Plaintiffs rely upon Walter v. Ayvazian, 134 Cal.App. 360, 365, 25 P.2d 526. During deliberations in that case the juror made telephonic inquiries of her physician as to the effect of a certain blood pressure, which was material to the principal issue at bar. It is not authority here. Prior to the return of the verdict the other jurors came into possession of the information which had been gained by their companion by use of the telephone.

Inasmuch as it is incumbent upon the plaintiffs to prove, and since they have failed to show that they suffered prejudice by reason of the juror's misconduct, the order granting the motion for a new trial must be reversed.

The Judgment is Without Error.

By reason of her high blood pressure, infected Kidney and painful, swollen legs, Mercedes Kritzer was ordered to the hospital on May 11, about two weeks prior to the date of the anticipated birth of her child. Pursuant to the ministrations of defendant, Mercedes commenced to labor about 11:00 p.m. but without success. On the following morning the doctor concluded that a Caesarean section was necessary and after his conversation with plaintiffs they agreed that she should also be sterilized at that time. Such course was recommended by defendant because of Mercedes' suffering from a condition known as eclampsia, or a toxemia of pregnancy, a condition from which she had apparently suffered in connection with two prior pregnancies. It was also the defendant's opinion that because of the blood pressure and kidney infection the patient could not reasonably withstand future pregnancies. Plaintiffs then executed a written document assenting to the performing of ‘whatever operations may be decided to be necessary or advisable’ and demanded that the sterilization be performed. Shortly thereafter, however, as the doctor was preparing for surgery, the baby was delivered spontaneously. Defendant then conferred with the patient in regard to his proceeding with the surgery. Again she gave her consent. The operation was then performed.

Plaintiffs now urge a reversal of the judgment upon four grounds—a consideration of which discloses that the appeal from the judgment is without merit.

Evidence Supports Verdict.

An action for injuries resulting from a surgeon's performance of a successful operation is founded upon the theory of an assault; that is the operation was without the plaintiff's consent. Here we have the written consent of both plaintiffs to the operation. They contend, however, that the written consent was conditioned upon defendant's first having performed the Caesarian section. This is contrary to the testimony of the doctor that during the interim between the birth and the surgery, Mrs. Kritzer consented to the sterilization. In this he was corroborated by Dr. Grover, the anaesthetist who testified that he witnessed the conversation and that Mercedes was conscious and rational at the time. Although appellants also assert that the consent of both husband and wife was necessary, they cite no authority in support of such proposition. On the contrary, the consent of the patient alone is sufficient. (See State, Use of State to Use of Janney v. Housekeeper, 70 Md. 162, 16 A.2d 382, 384, 2 L.R.A. 587; Barker v. Heaney, Tex.Civ.App., 82 S.W.2d 417, 420; Rytkonen v. Lujacono, 269 Mich. 270, 257 N.W. 703, 705; Burroughs v. Crichton, 48 App.D.C. 596.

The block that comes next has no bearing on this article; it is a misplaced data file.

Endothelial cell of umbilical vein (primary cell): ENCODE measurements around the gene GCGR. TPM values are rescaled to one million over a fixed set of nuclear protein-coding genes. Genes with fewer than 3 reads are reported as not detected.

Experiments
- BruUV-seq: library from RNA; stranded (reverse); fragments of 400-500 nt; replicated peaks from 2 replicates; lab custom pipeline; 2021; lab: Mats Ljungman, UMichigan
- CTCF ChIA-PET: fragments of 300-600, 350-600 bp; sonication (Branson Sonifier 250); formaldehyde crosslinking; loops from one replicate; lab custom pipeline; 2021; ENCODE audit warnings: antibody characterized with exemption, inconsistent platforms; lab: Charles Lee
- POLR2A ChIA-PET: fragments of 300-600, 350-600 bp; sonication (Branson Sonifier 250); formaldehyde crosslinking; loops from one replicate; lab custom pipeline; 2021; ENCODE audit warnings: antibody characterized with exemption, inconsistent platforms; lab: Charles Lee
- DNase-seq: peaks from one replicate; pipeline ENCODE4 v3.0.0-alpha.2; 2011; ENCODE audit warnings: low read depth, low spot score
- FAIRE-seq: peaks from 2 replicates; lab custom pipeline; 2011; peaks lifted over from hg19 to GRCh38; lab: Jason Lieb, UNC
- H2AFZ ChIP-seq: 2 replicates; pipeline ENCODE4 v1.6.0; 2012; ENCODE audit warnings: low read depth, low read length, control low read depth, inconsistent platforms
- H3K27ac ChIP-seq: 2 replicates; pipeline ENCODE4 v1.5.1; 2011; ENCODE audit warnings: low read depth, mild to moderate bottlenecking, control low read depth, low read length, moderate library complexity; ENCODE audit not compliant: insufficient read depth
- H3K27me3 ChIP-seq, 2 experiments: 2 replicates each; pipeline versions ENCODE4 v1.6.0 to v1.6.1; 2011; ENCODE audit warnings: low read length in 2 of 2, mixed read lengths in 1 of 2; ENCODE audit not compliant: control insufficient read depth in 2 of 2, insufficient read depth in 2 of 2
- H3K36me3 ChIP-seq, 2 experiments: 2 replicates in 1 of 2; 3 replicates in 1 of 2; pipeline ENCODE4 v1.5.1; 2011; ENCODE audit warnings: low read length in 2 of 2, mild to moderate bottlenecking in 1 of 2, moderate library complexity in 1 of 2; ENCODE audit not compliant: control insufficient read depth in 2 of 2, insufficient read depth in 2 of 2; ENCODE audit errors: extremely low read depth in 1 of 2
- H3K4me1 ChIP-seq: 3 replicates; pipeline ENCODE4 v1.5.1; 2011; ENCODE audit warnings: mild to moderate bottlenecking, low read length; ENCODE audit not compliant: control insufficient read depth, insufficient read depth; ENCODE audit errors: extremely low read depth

No Error in Giving Instruction on Consent.

There was no error in giving the instruction1 that the jury might find the consent, express or implied, to have been obtained. It is elemental that consent may be manifested by acts or conduct and need not necessarily be shown by a writing or by express words. Civ.Code, § 1581; Rest.Law of Torts, Vol. 1, p. 98; Prosser on Torts, sec. 18, p. 118. The jury was privileged to infer a consent from the facts that plaintiff submitted to the operation without objection and from the testimony that Mr. Kritzer made no protest when he was advised that the operation followed a normal birth. Plaintiffs' argument that consent may be implied only where an emergency exists overlooks the fact that in an emergency situation where a doctor is privileged to proceed with necessary surgery, there is actually no consent whatsoever to an invasion of the patient's interests. Any language in the decisions that there is such an implied consent in such circumstances is an obvious fiction. In reality, the person whose right is invaded has not by word or act expressed any actual or apparent assent. Rest. Torts, sec. 62. Thus, both consent and emergency constitute two separate and distinct defenses to this type of action.